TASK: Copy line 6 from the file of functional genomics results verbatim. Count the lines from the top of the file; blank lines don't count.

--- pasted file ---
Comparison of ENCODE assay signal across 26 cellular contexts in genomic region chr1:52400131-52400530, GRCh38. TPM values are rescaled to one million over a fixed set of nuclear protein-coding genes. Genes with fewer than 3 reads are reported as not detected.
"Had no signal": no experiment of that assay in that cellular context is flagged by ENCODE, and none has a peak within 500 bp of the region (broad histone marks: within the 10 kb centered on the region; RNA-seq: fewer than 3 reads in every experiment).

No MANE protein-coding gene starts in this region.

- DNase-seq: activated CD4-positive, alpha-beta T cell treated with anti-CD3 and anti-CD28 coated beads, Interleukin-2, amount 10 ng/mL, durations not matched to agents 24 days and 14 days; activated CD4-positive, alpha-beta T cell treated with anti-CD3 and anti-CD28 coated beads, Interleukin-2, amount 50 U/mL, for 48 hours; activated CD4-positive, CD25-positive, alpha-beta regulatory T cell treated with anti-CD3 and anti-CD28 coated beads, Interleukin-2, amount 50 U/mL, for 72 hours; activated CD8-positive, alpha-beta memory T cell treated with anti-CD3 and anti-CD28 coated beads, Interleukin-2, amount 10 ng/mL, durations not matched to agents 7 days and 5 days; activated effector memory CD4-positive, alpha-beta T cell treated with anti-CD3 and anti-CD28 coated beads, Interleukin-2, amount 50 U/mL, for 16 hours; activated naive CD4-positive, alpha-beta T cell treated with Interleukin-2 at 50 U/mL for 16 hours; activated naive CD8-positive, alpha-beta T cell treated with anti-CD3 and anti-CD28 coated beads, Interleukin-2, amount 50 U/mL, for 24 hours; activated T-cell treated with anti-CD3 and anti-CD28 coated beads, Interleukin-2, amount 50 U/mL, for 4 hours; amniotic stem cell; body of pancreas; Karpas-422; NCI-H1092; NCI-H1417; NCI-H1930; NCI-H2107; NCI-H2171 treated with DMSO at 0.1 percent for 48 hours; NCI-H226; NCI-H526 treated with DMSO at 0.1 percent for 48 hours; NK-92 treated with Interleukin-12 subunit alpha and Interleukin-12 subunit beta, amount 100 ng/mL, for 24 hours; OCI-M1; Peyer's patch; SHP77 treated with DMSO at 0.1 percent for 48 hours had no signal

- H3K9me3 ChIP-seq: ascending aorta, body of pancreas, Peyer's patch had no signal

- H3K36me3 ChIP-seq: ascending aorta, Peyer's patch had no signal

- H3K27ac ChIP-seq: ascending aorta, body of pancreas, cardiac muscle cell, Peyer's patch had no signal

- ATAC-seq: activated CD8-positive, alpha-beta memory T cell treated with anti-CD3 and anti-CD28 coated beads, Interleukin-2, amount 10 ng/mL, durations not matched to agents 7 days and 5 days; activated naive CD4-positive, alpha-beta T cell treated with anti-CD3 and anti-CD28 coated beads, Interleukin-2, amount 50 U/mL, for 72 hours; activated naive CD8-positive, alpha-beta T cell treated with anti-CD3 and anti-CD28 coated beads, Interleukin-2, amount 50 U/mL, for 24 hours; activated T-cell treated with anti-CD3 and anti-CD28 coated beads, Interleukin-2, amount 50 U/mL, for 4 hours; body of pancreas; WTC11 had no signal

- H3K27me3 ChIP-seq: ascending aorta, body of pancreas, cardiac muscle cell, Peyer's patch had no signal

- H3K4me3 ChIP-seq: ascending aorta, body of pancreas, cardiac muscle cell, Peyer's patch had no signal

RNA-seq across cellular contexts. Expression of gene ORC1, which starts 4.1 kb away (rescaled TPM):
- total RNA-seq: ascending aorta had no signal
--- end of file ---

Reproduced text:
- H3K36me3 ChIP-seq: ascending aorta, Peyer's patch had no signal